The ectoderm is one of the three germ layers of a developing animal embryo. It is the first layer that appears during the gasification process. The ectoderm is the outermost layer. The ectoderm contains cells that continue to form the immune system, including the spine, peripheral nerves, and brain. Ectodermal cells also contribute to the formation of skin cells in the epidermis and pigment cells. The ectodermal lineage markers are used to study ectodermal cells and determine which cells will enter where the organs and tissues are formed. These markers help to map the stages of ectoderm differentiation during development. The ectodermal lineage includes oligodendrocytes, type 1 and type 2 astrocytes, and neuronal progenitor cells.
Ectoderm Marker Proteins
The anti-pax3 antibody binds to the target PAX3 (paired box protein 3). PAX3 acts as a transcription factor involved in the development of alveolar rhabdomyosarcoma. The paired box protein 3 is located in the nucleus. The defect of PAX3 is the cause of Waardenburg syndrome, craniofacial hand rub syndrome and rhabdomyosarcoma. Wadenburg syndrome is a genetic syndrome with multiple related defects. The Wadenburg syndrome is characterized by partial albinism, wide eyes and deafness. Craniofacial handcuff syndrome is characterized by unique facial features, hearing loss and hand abnormalities. The affected person's facial contour is flat, split like a nostril, and hearing loss. Rhabdomyosarcoma is a cancerous tumor that attaches to the bones inside the muscles. Rhabdomyosarcoma is a rare cancer that is treated by radiation or chemotherapy or a combination of both.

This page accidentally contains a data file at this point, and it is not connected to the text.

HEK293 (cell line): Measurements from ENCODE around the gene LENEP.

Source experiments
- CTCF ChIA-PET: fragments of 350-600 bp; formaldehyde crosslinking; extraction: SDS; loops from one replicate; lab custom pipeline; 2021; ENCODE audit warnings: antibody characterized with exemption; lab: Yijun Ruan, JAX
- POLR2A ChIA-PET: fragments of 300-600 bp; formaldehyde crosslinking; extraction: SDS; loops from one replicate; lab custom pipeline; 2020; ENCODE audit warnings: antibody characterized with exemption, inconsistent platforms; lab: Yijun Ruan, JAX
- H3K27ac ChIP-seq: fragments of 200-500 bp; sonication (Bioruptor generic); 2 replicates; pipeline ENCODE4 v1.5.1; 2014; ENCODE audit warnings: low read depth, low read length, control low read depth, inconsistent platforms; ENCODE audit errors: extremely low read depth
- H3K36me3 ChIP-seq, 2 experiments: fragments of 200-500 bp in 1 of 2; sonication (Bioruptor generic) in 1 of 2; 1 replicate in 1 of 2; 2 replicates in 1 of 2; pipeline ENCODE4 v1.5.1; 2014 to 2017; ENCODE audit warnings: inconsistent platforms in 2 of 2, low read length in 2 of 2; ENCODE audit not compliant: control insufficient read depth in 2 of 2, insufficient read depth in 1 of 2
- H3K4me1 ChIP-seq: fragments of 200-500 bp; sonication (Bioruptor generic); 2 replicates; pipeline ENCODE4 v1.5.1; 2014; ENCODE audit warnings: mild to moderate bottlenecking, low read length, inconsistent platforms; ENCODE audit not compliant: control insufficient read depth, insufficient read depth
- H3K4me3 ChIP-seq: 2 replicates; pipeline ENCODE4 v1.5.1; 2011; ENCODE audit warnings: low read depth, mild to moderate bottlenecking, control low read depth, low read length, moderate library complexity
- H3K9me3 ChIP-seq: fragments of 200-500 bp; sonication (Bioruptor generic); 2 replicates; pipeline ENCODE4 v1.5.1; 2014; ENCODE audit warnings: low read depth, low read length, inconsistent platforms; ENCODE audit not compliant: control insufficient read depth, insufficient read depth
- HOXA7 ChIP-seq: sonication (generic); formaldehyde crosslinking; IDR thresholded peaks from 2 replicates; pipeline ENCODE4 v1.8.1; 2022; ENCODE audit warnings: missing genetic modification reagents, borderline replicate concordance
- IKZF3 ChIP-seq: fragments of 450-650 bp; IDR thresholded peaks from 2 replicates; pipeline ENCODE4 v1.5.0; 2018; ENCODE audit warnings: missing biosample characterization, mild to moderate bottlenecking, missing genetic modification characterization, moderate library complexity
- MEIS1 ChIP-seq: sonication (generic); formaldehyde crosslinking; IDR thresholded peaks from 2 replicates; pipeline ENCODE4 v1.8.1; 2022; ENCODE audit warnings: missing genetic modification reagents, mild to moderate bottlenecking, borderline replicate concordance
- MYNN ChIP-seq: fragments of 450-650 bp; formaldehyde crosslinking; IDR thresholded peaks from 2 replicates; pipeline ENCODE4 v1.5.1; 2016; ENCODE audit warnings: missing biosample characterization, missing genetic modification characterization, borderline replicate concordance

The human PAX3 gene is located in the 2q36.1 chromosomal region and contains 10 exons in the 100 kb region. PAX3 acts as a transcriptional activator of most target genes, but may also inhibit a smaller subset of target genes. These expression changes are achieved by the combination of PAX3 with specific recognition sites located at different genomic locations. Some of the binding sites are located in or near the target gene, such as the 5' promoter, the first intron, and the 3' untranslated region. A large number of PAX3 binding sites are located at large distances upstream and downstream of the target gene. Among the PAX3 target genes, one group is involved in muscle development and the other group is involved in nerve and melanocyte development. The proteins encoded by these target genes regulate various functional activities in these lineages, including differentiation, proliferation, migration, adhesion, and apoptosis.
The anti-FGFR2 antibody binds to the target fibroblast growth factor receptor 2. FGFR2 is a receptor for acidic and basic fibroblast growth factors. The fibroblast growth factor receptor 2 is located on the cell membrane of the cell and is also secreted. Defects in FGFR2 are the cause of Kluy's syndrome, Apot's syndrome, Pfeiffer syndrome, and familial head syndrome. Crouzon syndrome, also known as the branch arch syndrome, is a hereditary disease in which some of the skulls fuse together prematurely, preventing normal double skull growth. Individuals with the disease have distinct facial features, such as enlarged bees, nose tips and underarms. Apert syndrome, similar to Crouzon syndrome. This is a hereditary disease that causes the skull to close earlier than normal and affect the shape of the head and face. Affected people may also have fused fingers and fused toes. Facial and cranial symptoms of Pfeiffer and Syndrome are also similar to Crohn's syndrome and branch arch syndrome.
FGFR2 plays an important role in embryonic development and tissue repair, particularly in bones and blood vessels. Like other members of the fibroblast growth factor receptor family, these receptors signal by their ligand binding and dimerization (receptor pairing), causing the tyrosine kinase domain to initiate a cascade of intracellular signals. These signals mediate cell division, growth and differentiation at the molecular level.